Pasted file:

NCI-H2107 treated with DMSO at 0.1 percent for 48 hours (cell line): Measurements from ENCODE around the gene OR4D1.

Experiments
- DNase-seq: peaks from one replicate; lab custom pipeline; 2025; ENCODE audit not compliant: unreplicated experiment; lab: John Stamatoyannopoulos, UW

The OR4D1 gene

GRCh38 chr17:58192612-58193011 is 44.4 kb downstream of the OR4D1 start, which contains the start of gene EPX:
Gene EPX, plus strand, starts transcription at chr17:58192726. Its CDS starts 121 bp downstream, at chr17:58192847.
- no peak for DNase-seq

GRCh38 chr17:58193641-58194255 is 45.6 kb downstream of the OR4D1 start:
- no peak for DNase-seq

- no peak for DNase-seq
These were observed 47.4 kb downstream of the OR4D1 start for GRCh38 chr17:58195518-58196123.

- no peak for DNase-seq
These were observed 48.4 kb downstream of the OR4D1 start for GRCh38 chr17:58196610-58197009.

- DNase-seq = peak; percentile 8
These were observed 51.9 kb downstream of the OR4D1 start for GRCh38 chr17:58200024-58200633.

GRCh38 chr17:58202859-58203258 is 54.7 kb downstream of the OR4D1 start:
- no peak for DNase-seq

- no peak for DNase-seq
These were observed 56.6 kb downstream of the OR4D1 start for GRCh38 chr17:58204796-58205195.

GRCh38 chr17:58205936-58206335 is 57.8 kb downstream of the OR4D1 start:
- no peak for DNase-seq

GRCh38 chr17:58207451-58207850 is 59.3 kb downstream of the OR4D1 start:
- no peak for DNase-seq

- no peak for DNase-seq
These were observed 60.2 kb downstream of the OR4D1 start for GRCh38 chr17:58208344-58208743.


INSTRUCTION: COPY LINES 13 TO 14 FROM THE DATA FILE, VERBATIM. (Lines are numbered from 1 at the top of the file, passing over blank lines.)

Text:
These were observed 48.4 kb downstream of the OR4D1 start for GRCh38 chr17:58196610-58197009.

- DNase-seq = peak; percentile 8